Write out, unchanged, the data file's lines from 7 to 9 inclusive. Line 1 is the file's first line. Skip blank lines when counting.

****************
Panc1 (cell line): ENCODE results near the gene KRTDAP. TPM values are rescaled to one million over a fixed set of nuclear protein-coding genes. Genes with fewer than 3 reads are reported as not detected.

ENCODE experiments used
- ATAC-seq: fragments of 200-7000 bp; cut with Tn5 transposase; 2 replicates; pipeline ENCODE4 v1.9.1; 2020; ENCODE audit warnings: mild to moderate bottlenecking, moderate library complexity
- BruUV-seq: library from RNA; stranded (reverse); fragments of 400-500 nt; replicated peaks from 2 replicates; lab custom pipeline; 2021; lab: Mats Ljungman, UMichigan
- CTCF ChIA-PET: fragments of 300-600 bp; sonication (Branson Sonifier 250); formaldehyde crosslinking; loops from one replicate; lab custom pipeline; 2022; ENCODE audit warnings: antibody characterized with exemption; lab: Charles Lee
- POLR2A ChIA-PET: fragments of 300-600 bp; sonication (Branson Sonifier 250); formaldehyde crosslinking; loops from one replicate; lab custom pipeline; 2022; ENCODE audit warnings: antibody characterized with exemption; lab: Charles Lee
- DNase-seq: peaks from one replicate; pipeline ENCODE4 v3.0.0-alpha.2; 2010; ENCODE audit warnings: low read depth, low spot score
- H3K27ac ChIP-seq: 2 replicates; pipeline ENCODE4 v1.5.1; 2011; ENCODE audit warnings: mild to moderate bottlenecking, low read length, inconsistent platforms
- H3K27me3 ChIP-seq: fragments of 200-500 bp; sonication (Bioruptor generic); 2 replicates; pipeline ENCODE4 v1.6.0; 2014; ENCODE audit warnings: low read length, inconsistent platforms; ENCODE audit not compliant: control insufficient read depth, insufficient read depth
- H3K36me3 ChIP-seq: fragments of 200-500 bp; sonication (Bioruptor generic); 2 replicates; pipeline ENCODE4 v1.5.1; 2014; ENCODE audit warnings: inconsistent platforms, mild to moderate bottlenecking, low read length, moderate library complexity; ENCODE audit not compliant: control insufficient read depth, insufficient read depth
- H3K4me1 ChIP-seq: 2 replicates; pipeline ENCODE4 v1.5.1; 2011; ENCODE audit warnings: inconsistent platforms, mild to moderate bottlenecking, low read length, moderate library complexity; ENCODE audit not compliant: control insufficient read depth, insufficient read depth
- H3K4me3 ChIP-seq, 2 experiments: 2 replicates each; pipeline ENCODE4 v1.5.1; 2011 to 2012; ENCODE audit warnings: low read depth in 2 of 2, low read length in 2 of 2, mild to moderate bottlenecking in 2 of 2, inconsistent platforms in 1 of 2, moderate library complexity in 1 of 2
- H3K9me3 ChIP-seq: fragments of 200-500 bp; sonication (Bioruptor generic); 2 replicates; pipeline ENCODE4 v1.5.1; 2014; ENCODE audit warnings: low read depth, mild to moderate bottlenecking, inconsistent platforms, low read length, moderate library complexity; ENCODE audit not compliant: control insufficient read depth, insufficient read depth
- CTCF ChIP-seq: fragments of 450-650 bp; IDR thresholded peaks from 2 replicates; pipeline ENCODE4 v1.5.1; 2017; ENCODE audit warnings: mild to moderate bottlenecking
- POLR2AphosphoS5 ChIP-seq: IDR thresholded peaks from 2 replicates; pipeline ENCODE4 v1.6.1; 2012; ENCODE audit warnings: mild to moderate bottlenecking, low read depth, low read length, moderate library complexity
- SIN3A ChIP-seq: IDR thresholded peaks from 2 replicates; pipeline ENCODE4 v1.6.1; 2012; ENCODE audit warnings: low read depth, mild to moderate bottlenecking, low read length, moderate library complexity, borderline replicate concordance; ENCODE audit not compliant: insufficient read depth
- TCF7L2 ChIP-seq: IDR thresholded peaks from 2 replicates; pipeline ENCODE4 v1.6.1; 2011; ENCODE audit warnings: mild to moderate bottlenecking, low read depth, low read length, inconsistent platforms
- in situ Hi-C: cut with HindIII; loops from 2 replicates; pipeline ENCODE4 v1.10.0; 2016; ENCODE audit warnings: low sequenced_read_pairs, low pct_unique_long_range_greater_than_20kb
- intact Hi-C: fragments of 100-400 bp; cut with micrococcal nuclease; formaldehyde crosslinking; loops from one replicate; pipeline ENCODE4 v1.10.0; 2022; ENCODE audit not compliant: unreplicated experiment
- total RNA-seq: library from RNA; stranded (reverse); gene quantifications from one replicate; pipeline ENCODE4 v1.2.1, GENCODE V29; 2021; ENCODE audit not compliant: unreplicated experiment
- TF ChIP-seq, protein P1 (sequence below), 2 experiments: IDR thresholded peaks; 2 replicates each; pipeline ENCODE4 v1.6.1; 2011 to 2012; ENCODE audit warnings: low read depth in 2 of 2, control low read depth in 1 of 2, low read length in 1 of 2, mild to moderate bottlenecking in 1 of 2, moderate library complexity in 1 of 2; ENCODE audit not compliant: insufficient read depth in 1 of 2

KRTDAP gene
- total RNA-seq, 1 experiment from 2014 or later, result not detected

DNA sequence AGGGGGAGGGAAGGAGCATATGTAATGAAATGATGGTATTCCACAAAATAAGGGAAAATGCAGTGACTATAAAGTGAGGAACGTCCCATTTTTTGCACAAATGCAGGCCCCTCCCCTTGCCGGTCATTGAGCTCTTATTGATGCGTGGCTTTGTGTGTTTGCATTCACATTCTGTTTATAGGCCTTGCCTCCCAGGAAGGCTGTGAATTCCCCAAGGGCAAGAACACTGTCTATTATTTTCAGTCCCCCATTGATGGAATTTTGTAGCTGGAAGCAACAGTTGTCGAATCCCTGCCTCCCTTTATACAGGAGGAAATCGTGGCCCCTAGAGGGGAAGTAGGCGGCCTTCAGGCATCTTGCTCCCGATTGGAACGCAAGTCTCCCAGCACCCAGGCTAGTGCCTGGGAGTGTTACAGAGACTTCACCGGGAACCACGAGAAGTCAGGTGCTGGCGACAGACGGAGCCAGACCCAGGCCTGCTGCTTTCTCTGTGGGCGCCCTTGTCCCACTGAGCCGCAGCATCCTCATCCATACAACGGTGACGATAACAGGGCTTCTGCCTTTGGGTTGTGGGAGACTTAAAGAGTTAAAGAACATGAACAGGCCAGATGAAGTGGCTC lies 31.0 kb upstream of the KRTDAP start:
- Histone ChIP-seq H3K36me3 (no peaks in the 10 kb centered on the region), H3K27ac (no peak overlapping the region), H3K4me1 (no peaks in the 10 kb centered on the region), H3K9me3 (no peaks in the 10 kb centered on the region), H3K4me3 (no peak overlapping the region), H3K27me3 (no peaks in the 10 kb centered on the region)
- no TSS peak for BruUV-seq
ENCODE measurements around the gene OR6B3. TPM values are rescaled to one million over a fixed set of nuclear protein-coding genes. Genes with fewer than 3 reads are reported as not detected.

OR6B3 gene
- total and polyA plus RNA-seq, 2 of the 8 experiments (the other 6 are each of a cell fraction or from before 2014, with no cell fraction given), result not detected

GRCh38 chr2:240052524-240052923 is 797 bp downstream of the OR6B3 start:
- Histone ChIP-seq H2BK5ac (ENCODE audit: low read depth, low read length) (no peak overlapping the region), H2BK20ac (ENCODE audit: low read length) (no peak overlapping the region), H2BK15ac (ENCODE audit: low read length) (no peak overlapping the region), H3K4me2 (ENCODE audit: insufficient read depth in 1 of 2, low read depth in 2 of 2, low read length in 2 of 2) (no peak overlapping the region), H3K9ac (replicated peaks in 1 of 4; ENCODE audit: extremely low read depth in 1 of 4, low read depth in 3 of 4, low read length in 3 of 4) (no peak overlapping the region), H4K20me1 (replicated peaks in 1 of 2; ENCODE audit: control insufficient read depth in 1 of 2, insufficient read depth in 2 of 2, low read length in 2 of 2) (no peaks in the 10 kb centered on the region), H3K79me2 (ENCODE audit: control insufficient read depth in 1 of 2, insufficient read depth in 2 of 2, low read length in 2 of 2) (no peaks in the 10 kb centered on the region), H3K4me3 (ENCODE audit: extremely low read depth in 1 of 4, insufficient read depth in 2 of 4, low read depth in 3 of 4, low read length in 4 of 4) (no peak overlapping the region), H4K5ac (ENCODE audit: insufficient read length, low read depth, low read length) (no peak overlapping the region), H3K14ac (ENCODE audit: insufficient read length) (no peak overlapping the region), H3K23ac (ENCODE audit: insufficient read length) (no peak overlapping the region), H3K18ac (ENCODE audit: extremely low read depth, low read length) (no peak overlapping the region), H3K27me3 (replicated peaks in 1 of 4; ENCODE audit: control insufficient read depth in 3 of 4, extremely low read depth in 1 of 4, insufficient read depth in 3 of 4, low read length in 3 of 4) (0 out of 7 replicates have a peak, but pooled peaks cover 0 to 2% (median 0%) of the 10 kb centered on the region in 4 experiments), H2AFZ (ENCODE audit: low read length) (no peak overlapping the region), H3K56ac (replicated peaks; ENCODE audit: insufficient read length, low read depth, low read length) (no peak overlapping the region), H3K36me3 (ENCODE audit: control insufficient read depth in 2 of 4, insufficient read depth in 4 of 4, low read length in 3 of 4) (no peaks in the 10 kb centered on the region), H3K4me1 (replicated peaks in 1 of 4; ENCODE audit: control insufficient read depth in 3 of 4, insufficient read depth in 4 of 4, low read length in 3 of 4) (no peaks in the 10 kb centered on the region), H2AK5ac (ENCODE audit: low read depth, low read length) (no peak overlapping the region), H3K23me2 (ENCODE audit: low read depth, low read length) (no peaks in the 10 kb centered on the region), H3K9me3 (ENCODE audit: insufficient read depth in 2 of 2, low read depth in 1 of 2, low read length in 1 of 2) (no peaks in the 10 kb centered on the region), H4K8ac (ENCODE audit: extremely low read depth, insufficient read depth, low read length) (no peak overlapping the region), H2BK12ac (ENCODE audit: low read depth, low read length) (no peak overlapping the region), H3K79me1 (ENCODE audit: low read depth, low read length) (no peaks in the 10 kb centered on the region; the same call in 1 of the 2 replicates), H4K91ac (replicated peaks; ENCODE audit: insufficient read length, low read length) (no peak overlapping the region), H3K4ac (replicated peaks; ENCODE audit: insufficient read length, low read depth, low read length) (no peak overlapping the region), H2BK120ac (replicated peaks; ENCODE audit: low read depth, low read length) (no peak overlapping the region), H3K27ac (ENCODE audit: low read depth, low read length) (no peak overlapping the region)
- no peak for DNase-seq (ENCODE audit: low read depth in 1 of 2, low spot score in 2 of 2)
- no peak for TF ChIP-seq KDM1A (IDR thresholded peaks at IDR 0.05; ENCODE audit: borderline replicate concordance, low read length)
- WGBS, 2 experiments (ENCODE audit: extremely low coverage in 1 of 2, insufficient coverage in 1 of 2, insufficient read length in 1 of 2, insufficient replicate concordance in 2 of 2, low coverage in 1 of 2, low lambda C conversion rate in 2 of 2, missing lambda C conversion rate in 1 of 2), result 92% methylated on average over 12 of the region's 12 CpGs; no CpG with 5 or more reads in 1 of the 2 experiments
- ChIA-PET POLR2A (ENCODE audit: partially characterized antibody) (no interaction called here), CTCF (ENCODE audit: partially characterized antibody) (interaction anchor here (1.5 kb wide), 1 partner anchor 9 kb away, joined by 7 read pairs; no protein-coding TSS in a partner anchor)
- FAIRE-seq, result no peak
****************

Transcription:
- DNase-seq: peaks from one replicate; pipeline ENCODE4 v3.0.0-alpha.2; 2010; ENCODE audit warnings: low read depth, low spot score
- H3K27ac ChIP-seq: 2 replicates; pipeline ENCODE4 v1.5.1; 2011; ENCODE audit warnings: mild to moderate bottlenecking, low read length, inconsistent platforms
- H3K27me3 ChIP-seq: fragments of 200-500 bp; sonication (Bioruptor generic); 2 replicates; pipeline ENCODE4 v1.6.0; 2014; ENCODE audit warnings: low read length, inconsistent platforms; ENCODE audit not compliant: control insufficient read depth, insufficient read depth